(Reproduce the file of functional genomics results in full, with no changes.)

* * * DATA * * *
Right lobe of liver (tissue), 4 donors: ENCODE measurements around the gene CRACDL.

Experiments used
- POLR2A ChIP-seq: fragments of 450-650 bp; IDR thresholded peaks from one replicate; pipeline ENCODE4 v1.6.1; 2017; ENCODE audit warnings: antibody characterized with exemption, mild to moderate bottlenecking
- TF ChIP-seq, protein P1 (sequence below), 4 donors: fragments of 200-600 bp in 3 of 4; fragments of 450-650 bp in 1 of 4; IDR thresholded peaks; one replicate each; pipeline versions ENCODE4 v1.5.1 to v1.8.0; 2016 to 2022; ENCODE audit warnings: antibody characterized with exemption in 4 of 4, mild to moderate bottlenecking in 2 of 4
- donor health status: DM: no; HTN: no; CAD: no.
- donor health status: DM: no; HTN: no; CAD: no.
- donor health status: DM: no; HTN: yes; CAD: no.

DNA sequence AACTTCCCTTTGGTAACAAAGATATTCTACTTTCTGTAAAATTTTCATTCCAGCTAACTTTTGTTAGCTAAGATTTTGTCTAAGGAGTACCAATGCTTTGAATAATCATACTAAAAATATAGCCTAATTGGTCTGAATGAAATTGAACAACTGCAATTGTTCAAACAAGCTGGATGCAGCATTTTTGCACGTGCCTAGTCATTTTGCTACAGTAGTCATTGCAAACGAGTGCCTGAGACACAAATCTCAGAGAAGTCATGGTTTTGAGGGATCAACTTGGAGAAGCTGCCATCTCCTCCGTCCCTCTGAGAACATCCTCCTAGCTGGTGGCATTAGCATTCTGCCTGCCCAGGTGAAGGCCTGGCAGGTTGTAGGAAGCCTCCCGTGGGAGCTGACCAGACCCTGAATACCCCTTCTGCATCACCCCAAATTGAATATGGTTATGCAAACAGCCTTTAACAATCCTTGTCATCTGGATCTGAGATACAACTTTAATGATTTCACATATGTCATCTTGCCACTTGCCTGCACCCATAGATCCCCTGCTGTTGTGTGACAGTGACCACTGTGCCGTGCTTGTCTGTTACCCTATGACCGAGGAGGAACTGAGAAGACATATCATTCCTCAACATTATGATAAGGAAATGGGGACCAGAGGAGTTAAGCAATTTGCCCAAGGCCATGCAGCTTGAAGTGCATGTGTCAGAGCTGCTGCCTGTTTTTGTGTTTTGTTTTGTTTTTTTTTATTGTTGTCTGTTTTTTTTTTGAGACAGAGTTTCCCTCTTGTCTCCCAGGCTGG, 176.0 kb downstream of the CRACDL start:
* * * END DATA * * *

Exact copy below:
Right lobe of liver (tissue), 4 donors: ENCODE measurements around the gene CRACDL.

Experiments used
- POLR2A ChIP-seq: fragments of 450-650 bp; IDR thresholded peaks from one replicate; pipeline ENCODE4 v1.6.1; 2017; ENCODE audit warnings: antibody characterized with exemption, mild to moderate bottlenecking
- TF ChIP-seq, protein P1 (sequence below), 4 donors: fragments of 200-600 bp in 3 of 4; fragments of 450-650 bp in 1 of 4; IDR thresholded peaks; one replicate each; pipeline versions ENCODE4 v1.5.1 to v1.8.0; 2016 to 2022; ENCODE audit warnings: antibody characterized with exemption in 4 of 4, mild to moderate bottlenecking in 2 of 4
- donor health status: DM: no; HTN: no; CAD: no.
- donor health status: DM: no; HTN: no; CAD: no.
- donor health status: DM: no; HTN: yes; CAD: no.

DNA sequence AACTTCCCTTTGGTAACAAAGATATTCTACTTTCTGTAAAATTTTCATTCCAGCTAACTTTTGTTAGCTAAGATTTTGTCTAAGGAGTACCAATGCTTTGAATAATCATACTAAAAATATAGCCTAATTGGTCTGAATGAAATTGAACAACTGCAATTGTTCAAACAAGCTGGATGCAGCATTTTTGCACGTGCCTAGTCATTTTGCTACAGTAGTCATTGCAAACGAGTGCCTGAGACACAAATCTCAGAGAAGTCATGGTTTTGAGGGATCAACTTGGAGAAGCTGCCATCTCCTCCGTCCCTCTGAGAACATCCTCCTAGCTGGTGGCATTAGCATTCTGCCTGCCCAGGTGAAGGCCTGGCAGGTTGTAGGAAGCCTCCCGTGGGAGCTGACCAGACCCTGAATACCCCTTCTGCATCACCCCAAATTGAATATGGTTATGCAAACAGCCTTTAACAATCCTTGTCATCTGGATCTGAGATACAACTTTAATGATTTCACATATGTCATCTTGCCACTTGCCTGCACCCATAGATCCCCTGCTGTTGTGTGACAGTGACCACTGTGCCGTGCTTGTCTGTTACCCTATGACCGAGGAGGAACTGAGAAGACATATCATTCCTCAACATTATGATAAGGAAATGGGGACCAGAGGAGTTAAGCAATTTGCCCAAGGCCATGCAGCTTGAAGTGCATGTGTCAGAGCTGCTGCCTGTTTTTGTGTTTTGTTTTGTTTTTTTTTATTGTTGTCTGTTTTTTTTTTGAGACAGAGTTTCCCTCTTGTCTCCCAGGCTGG, 176.0 kb downstream of the CRACDL start: